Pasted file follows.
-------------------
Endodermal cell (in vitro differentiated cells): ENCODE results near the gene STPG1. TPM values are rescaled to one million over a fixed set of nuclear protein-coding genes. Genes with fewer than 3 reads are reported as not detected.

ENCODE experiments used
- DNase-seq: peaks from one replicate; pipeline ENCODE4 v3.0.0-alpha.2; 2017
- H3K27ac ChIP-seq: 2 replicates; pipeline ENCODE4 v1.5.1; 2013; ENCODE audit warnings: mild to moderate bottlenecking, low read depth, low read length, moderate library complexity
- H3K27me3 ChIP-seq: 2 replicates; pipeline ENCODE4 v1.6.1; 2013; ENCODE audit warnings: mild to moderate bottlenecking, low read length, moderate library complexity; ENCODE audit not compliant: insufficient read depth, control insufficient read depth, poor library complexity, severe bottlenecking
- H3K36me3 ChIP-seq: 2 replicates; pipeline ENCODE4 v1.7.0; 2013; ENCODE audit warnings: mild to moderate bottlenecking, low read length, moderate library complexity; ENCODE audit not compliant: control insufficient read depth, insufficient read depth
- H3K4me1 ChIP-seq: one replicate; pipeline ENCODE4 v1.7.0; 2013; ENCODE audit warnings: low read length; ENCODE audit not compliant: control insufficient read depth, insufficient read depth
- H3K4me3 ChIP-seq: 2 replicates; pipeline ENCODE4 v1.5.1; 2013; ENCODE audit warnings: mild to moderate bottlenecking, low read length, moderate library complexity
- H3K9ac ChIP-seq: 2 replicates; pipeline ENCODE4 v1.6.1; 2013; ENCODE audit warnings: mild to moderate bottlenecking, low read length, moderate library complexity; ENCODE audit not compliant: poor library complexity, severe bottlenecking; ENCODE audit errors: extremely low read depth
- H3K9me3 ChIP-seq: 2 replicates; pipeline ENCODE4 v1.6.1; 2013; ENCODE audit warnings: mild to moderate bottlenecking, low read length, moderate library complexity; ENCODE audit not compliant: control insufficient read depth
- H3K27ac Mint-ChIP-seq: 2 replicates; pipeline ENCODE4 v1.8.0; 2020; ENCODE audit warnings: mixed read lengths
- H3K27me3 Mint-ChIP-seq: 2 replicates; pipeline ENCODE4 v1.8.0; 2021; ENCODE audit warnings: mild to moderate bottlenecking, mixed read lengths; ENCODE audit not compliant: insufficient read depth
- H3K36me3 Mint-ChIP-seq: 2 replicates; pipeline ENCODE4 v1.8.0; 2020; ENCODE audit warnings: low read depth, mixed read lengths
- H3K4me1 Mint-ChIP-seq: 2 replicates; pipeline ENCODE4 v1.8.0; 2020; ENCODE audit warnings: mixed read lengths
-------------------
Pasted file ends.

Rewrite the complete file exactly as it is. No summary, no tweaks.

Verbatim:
Endodermal cell (in vitro differentiated cells): ENCODE results near the gene STPG1. TPM values are rescaled to one million over a fixed set of nuclear protein-coding genes. Genes with fewer than 3 reads are reported as not detected.

ENCODE experiments used
- DNase-seq: peaks from one replicate; pipeline ENCODE4 v3.0.0-alpha.2; 2017
- H3K27ac ChIP-seq: 2 replicates; pipeline ENCODE4 v1.5.1; 2013; ENCODE audit warnings: mild to moderate bottlenecking, low read depth, low read length, moderate library complexity
- H3K27me3 ChIP-seq: 2 replicates; pipeline ENCODE4 v1.6.1; 2013; ENCODE audit warnings: mild to moderate bottlenecking, low read length, moderate library complexity; ENCODE audit not compliant: insufficient read depth, control insufficient read depth, poor library complexity, severe bottlenecking
- H3K36me3 ChIP-seq: 2 replicates; pipeline ENCODE4 v1.7.0; 2013; ENCODE audit warnings: mild to moderate bottlenecking, low read length, moderate library complexity; ENCODE audit not compliant: control insufficient read depth, insufficient read depth
- H3K4me1 ChIP-seq: one replicate; pipeline ENCODE4 v1.7.0; 2013; ENCODE audit warnings: low read length; ENCODE audit not compliant: control insufficient read depth, insufficient read depth
- H3K4me3 ChIP-seq: 2 replicates; pipeline ENCODE4 v1.5.1; 2013; ENCODE audit warnings: mild to moderate bottlenecking, low read length, moderate library complexity
- H3K9ac ChIP-seq: 2 replicates; pipeline ENCODE4 v1.6.1; 2013; ENCODE audit warnings: mild to moderate bottlenecking, low read length, moderate library complexity; ENCODE audit not compliant: poor library complexity, severe bottlenecking; ENCODE audit errors: extremely low read depth
- H3K9me3 ChIP-seq: 2 replicates; pipeline ENCODE4 v1.6.1; 2013; ENCODE audit warnings: mild to moderate bottlenecking, low read length, moderate library complexity; ENCODE audit not compliant: control insufficient read depth
- H3K27ac Mint-ChIP-seq: 2 replicates; pipeline ENCODE4 v1.8.0; 2020; ENCODE audit warnings: mixed read lengths
- H3K27me3 Mint-ChIP-seq: 2 replicates; pipeline ENCODE4 v1.8.0; 2021; ENCODE audit warnings: mild to moderate bottlenecking, mixed read lengths; ENCODE audit not compliant: insufficient read depth
- H3K36me3 Mint-ChIP-seq: 2 replicates; pipeline ENCODE4 v1.8.0; 2020; ENCODE audit warnings: low read depth, mixed read lengths
- H3K4me1 Mint-ChIP-seq: 2 replicates; pipeline ENCODE4 v1.8.0; 2020; ENCODE audit warnings: mixed read lengths